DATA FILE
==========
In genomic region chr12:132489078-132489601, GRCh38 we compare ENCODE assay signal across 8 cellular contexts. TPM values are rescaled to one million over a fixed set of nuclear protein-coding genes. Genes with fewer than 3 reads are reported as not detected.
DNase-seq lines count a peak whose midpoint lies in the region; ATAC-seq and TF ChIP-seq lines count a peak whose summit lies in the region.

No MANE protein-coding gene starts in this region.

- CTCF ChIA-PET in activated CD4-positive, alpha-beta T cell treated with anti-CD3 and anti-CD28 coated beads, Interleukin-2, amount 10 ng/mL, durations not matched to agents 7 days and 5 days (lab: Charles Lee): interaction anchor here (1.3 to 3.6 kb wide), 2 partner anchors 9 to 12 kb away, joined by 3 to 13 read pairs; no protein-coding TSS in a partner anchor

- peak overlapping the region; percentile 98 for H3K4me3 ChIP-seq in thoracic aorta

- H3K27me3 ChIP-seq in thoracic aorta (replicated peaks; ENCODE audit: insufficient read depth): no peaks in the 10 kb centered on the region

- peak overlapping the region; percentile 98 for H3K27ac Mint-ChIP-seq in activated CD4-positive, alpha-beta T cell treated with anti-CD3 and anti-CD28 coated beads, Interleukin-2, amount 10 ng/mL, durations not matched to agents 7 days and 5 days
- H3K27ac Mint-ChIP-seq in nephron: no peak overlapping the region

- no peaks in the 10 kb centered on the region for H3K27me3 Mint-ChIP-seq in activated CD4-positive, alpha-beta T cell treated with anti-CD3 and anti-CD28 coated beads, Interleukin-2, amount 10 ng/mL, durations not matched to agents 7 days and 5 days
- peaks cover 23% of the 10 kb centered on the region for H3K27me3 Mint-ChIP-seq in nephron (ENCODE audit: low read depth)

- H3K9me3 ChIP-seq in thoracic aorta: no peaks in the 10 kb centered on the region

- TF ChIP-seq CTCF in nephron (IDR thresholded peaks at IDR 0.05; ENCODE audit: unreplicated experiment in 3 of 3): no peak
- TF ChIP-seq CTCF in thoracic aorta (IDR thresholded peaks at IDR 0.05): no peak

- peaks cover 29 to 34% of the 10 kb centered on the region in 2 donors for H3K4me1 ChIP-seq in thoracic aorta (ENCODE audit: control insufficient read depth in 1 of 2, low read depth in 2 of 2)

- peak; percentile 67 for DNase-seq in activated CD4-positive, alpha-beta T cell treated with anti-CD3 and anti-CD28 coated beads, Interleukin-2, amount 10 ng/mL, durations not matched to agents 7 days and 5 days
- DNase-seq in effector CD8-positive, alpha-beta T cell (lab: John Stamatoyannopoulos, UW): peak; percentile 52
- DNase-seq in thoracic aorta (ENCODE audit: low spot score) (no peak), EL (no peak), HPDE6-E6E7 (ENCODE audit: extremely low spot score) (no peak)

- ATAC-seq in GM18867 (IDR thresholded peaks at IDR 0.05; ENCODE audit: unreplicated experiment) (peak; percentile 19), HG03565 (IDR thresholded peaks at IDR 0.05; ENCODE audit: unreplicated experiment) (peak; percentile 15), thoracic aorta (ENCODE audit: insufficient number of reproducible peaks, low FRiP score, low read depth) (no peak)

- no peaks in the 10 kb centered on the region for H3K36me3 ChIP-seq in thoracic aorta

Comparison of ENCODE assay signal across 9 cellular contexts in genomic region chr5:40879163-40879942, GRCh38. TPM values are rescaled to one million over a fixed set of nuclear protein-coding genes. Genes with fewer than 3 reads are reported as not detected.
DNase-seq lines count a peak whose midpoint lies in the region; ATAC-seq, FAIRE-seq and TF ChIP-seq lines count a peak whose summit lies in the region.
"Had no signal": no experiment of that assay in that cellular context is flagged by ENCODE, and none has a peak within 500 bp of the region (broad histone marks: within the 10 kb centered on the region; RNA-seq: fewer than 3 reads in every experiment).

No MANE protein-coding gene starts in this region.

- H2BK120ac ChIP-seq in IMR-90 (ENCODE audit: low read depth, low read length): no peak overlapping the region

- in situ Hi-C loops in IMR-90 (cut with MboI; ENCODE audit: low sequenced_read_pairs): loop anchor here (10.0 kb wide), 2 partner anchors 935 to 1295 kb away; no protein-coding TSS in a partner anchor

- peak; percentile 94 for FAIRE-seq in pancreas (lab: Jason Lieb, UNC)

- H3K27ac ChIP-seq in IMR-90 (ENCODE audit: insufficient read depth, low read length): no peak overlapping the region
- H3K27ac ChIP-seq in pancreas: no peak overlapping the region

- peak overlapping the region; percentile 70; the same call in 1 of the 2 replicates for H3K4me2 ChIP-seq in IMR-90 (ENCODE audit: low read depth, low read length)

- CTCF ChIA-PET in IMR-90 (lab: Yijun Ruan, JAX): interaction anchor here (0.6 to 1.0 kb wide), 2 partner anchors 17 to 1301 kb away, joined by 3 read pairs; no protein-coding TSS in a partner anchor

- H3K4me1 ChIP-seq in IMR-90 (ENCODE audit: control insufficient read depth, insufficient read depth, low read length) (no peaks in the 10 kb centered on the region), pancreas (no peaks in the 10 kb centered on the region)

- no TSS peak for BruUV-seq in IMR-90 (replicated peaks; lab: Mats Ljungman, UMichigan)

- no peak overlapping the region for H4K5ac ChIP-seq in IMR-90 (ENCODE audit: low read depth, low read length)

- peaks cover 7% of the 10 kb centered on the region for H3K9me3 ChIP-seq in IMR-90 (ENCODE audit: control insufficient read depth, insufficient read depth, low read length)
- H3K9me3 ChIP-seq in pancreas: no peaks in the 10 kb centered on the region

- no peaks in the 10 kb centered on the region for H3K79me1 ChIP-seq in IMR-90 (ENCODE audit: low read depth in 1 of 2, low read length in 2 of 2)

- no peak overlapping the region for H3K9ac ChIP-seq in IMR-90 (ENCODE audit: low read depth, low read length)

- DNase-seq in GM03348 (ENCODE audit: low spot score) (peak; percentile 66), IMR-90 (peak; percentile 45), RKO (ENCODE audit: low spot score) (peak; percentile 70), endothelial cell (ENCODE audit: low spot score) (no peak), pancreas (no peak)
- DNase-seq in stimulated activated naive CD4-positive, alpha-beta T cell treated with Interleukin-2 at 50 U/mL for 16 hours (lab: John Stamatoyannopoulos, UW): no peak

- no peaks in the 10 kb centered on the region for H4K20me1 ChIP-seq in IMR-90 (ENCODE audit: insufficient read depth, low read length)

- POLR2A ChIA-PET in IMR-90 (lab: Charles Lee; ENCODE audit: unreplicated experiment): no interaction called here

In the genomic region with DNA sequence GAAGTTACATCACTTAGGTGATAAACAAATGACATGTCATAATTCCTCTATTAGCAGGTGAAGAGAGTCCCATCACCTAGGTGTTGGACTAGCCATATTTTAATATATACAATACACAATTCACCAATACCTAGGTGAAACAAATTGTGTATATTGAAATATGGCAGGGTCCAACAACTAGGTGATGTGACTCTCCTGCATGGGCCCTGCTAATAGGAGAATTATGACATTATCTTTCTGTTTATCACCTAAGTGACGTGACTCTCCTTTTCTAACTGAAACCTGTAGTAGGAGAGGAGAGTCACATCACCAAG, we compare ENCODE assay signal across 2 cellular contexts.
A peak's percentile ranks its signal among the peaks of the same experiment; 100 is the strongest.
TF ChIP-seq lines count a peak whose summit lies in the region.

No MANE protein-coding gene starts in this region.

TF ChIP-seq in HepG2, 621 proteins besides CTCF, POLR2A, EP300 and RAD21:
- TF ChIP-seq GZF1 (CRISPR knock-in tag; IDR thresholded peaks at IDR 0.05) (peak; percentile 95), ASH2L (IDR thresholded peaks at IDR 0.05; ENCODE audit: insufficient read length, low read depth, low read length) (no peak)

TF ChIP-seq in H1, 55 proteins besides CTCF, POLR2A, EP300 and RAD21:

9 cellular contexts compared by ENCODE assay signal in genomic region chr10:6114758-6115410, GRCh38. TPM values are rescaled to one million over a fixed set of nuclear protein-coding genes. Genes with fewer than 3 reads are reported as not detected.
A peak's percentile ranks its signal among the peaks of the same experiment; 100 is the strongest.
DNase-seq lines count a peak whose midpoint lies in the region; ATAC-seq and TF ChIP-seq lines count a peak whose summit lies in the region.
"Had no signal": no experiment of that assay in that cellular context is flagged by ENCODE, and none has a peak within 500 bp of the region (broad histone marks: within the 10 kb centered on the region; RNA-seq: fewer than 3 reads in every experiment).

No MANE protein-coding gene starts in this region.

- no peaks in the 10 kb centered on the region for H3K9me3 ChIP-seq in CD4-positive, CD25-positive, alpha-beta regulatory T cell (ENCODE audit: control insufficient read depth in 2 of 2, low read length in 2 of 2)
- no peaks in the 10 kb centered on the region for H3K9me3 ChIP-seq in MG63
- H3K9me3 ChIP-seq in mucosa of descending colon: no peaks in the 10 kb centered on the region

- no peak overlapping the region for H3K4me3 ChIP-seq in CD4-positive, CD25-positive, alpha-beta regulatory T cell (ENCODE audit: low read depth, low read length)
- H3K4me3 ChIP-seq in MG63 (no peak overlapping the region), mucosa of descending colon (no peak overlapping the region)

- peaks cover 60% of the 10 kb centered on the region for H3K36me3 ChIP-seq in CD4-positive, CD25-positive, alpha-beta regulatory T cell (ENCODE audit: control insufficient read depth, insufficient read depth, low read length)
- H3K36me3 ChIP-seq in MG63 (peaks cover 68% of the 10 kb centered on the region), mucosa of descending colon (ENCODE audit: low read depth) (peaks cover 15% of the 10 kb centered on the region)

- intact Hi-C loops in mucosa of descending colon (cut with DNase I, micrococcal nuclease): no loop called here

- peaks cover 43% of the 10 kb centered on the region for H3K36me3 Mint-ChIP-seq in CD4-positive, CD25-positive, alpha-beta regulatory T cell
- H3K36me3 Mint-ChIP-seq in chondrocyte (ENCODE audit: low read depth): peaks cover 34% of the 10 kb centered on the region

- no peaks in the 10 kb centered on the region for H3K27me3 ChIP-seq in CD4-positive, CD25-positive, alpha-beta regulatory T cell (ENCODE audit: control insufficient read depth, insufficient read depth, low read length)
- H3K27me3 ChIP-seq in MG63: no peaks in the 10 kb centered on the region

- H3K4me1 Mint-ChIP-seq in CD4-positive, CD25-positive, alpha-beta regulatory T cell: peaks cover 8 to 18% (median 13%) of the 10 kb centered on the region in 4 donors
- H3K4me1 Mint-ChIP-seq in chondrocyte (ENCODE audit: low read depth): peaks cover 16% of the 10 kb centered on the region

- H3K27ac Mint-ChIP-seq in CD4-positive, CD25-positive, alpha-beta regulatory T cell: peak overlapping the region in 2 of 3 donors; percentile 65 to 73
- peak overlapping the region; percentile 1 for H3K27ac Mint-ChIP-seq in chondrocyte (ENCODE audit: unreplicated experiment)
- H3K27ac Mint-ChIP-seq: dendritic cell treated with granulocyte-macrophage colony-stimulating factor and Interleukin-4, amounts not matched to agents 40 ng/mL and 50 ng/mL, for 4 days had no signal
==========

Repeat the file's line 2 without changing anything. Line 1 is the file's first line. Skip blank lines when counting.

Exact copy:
DNase-seq lines count a peak whose midpoint lies in the region; ATAC-seq and TF ChIP-seq lines count a peak whose summit lies in the region.